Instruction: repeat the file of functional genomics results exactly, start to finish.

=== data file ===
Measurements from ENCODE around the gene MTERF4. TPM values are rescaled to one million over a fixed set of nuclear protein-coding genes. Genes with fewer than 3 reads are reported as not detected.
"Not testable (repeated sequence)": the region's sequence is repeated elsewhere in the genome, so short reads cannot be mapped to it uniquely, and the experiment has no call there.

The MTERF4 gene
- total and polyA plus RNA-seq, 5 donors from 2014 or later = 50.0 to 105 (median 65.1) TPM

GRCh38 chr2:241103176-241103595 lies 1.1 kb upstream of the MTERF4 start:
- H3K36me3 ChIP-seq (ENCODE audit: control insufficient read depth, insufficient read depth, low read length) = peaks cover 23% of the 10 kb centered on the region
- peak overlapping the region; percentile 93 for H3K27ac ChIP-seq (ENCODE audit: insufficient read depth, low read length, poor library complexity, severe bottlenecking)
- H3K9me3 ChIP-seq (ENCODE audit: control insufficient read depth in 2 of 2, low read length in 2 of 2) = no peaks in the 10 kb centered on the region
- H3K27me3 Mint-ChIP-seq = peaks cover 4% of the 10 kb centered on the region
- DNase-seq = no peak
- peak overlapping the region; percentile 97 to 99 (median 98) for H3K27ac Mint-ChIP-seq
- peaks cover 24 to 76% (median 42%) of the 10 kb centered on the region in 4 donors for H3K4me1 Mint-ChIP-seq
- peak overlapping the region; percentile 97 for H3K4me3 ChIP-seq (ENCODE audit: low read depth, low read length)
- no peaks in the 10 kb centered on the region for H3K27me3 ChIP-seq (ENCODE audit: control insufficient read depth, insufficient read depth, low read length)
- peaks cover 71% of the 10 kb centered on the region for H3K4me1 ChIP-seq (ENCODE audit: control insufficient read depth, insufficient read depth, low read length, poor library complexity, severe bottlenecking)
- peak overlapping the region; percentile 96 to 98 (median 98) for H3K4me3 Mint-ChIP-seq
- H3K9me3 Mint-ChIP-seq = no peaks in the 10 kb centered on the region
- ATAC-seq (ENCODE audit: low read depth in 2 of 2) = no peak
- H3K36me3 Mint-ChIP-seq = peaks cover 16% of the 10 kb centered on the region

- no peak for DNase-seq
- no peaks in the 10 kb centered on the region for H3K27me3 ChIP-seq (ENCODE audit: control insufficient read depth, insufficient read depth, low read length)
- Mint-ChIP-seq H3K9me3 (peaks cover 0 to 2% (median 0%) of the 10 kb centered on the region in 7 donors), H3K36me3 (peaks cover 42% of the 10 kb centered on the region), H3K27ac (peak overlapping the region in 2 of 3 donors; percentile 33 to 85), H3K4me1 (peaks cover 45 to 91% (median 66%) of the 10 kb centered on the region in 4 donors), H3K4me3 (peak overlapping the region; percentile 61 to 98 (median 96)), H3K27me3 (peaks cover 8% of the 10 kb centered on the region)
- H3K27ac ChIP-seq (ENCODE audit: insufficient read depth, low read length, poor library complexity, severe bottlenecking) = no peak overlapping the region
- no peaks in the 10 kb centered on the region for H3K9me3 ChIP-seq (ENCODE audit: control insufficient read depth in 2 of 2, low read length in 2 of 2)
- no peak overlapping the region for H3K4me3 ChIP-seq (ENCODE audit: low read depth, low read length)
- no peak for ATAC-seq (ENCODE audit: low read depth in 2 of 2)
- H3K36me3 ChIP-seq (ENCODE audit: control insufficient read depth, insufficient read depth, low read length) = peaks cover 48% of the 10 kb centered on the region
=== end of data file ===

Measurements from ENCODE around the gene MTERF4. TPM values are rescaled to one million over a fixed set of nuclear protein-coding genes. Genes with fewer than 3 reads are reported as not detected.
"Not testable (repeated sequence)": the region's sequence is repeated elsewhere in the genome, so short reads cannot be mapped to it uniquely, and the experiment has no call there.

The MTERF4 gene
- total and polyA plus RNA-seq, 5 donors from 2014 or later = 50.0 to 105 (median 65.1) TPM

GRCh38 chr2:241103176-241103595 lies 1.1 kb upstream of the MTERF4 start:
- H3K36me3 ChIP-seq (ENCODE audit: control insufficient read depth, insufficient read depth, low read length) = peaks cover 23% of the 10 kb centered on the region
- peak overlapping the region; percentile 93 for H3K27ac ChIP-seq (ENCODE audit: insufficient read depth, low read length, poor library complexity, severe bottlenecking)
- H3K9me3 ChIP-seq (ENCODE audit: control insufficient read depth in 2 of 2, low read length in 2 of 2) = no peaks in the 10 kb centered on the region
- H3K27me3 Mint-ChIP-seq = peaks cover 4% of the 10 kb centered on the region
- DNase-seq = no peak
- peak overlapping the region; percentile 97 to 99 (median 98) for H3K27ac Mint-ChIP-seq
- peaks cover 24 to 76% (median 42%) of the 10 kb centered on the region in 4 donors for H3K4me1 Mint-ChIP-seq
- peak overlapping the region; percentile 97 for H3K4me3 ChIP-seq (ENCODE audit: low read depth, low read length)
- no peaks in the 10 kb centered on the region for H3K27me3 ChIP-seq (ENCODE audit: control insufficient read depth, insufficient read depth, low read length)
- peaks cover 71% of the 10 kb centered on the region for H3K4me1 ChIP-seq (ENCODE audit: control insufficient read depth, insufficient read depth, low read length, poor library complexity, severe bottlenecking)
- peak overlapping the region; percentile 96 to 98 (median 98) for H3K4me3 Mint-ChIP-seq
- H3K9me3 Mint-ChIP-seq = no peaks in the 10 kb centered on the region
- ATAC-seq (ENCODE audit: low read depth in 2 of 2) = no peak
- H3K36me3 Mint-ChIP-seq = peaks cover 16% of the 10 kb centered on the region

- no peak for DNase-seq
- no peaks in the 10 kb centered on the region for H3K27me3 ChIP-seq (ENCODE audit: control insufficient read depth, insufficient read depth, low read length)
- Mint-ChIP-seq H3K9me3 (peaks cover 0 to 2% (median 0%) of the 10 kb centered on the region in 7 donors), H3K36me3 (peaks cover 42% of the 10 kb centered on the region), H3K27ac (peak overlapping the region in 2 of 3 donors; percentile 33 to 85), H3K4me1 (peaks cover 45 to 91% (median 66%) of the 10 kb centered on the region in 4 donors), H3K4me3 (peak overlapping the region; percentile 61 to 98 (median 96)), H3K27me3 (peaks cover 8% of the 10 kb centered on the region)
- H3K27ac ChIP-seq (ENCODE audit: insufficient read depth, low read length, poor library complexity, severe bottlenecking) = no peak overlapping the region
- no peaks in the 10 kb centered on the region for H3K9me3 ChIP-seq (ENCODE audit: control insufficient read depth in 2 of 2, low read length in 2 of 2)
- no peak overlapping the region for H3K4me3 ChIP-seq (ENCODE audit: low read depth, low read length)
- no peak for ATAC-seq (ENCODE audit: low read depth in 2 of 2)
- H3K36me3 ChIP-seq (ENCODE audit: control insufficient read depth, insufficient read depth, low read length) = peaks cover 48% of the 10 kb centered on the region